VACAVILLE (CBS13) — It was back to normal Friday after a woman tried to kidnap a four-year-old boy at Cooper Elementary in Vacaville.
Nicole Warren was dropping off her fourth-grader Thursday when she saw police investigating an attempted kidnapping during morning drop off.READ MORE: Teachers Union Takes Legal Action Over Sac City Unified's 'Refusal' To Address Make-Up Days Related To Strike
“I was surprised this morning when I dropped them off there was no police presence,” Warren said.
Police say 56-year-old Aileen Caringal, who lives just steps away from the school, posed as a teacher and tried to snatch a four-year-old boy, but was stopped by the boy’s stepfather and police. Her family says she suffers from mental illness.
Her ex-husband Arthur Caringal said, “I apologize because she is totally out of her mind.”
The school district said there was no need to go on lockdown because Caringal was arrested immediately and they did not want to alarm students or parents. They notified parents via text and email.
“The message was sent out once we communicated with Vacaville police. We worked together to assure parents there was no safety issue on campus,” said a district spokesperson.
So we wanted to know, what can the school legally do to protect students? Vacaville Police told CBS13 they can file a restraining order and ask for a no trespassing order. School officials say these measures are already in the works. But some parents do not think that’s enough.READ MORE: Athletics Snap Out Of Offensive Funk To Beat Twins 5-2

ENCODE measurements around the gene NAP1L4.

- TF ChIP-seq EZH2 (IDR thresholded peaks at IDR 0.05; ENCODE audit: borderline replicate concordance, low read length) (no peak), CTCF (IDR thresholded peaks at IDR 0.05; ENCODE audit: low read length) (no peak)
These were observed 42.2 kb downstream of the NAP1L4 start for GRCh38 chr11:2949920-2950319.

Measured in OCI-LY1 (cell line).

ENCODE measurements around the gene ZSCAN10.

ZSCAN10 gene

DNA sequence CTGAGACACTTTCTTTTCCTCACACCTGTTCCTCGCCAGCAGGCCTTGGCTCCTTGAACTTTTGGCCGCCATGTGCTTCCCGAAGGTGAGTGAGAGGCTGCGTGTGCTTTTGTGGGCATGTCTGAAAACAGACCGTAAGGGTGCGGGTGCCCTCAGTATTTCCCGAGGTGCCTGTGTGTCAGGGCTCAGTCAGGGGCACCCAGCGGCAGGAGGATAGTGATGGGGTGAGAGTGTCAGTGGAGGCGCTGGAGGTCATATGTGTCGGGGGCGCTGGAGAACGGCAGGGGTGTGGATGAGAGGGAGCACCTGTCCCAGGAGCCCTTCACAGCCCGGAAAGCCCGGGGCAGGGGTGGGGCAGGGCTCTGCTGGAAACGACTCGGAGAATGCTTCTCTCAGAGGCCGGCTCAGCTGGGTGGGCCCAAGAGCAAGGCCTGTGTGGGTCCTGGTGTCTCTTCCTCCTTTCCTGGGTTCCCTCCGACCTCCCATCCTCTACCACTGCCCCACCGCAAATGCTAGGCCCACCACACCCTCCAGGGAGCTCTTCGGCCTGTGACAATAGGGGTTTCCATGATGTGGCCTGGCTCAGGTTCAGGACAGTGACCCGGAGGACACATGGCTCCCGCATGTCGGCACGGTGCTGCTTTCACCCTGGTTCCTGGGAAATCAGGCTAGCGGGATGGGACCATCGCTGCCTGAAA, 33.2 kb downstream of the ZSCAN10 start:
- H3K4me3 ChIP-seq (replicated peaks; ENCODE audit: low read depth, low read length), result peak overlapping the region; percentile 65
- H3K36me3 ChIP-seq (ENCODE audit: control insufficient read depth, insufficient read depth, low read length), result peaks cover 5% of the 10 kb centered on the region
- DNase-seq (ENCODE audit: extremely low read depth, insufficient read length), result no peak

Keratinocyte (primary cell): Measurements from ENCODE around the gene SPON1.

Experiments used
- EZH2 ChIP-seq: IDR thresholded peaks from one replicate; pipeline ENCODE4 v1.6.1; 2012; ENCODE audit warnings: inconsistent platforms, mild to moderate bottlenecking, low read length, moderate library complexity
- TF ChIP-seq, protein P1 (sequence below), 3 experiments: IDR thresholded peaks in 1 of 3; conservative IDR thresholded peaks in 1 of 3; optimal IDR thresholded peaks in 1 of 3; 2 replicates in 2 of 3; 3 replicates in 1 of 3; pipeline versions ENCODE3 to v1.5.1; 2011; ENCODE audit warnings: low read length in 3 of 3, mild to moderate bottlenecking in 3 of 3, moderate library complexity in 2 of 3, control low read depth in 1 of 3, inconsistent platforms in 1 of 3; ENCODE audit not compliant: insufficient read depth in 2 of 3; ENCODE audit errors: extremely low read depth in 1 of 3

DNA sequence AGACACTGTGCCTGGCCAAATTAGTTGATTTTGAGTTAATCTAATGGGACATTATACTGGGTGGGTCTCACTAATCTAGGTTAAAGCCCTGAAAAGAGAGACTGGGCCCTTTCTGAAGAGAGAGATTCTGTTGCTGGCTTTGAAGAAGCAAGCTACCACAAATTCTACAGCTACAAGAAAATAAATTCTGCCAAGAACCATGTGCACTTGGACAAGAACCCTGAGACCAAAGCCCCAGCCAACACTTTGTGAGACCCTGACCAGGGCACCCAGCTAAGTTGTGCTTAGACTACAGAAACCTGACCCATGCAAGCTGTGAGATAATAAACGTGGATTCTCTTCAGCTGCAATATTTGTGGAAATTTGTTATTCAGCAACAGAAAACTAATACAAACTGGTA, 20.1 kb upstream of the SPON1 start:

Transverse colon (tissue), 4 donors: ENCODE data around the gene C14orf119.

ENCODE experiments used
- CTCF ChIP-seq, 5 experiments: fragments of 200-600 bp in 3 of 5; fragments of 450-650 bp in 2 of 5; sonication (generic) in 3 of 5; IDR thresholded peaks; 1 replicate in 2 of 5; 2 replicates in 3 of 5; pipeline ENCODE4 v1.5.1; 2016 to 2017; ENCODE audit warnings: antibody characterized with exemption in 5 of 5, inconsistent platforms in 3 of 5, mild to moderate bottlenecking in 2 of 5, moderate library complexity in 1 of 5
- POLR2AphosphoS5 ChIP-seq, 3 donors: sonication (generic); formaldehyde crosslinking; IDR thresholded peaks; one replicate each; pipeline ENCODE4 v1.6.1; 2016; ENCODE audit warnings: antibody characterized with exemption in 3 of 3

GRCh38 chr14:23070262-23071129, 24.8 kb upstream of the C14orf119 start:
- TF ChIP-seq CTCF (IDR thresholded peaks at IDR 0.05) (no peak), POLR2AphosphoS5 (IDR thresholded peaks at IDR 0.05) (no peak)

“I think they should have security,” said one father.
They worry Caringal could show up again, given her close proximity and her mental state. Her family has similar concerns.
“The difficult part is she lives on her own and she doesn’t have someone to care about and kids gave her a purpose in life,” Arthur Caringal said.
They say Caringal, a registered nurse and caregiver, has been out of work for over a year and off her medication for months. The family believes she actually thought the little boy was her son Brian who attended Cooper more than a decade ago.
Parents say the incident is a wake-up call
Nicole Warren said, “How do we approach this and be sensitive to her mental illness and also the safety of our kids? I think that is something the district needs to address and out policies and procedures in place to address something like this.”MORE NEWS: La Stella Homers As Giants Beat Rockies Again, 10-7
The family said Caringal has been on a 72-hour hold at least a half dozen times before, but she has never been arrested. They hope this is her wake-up call to get help.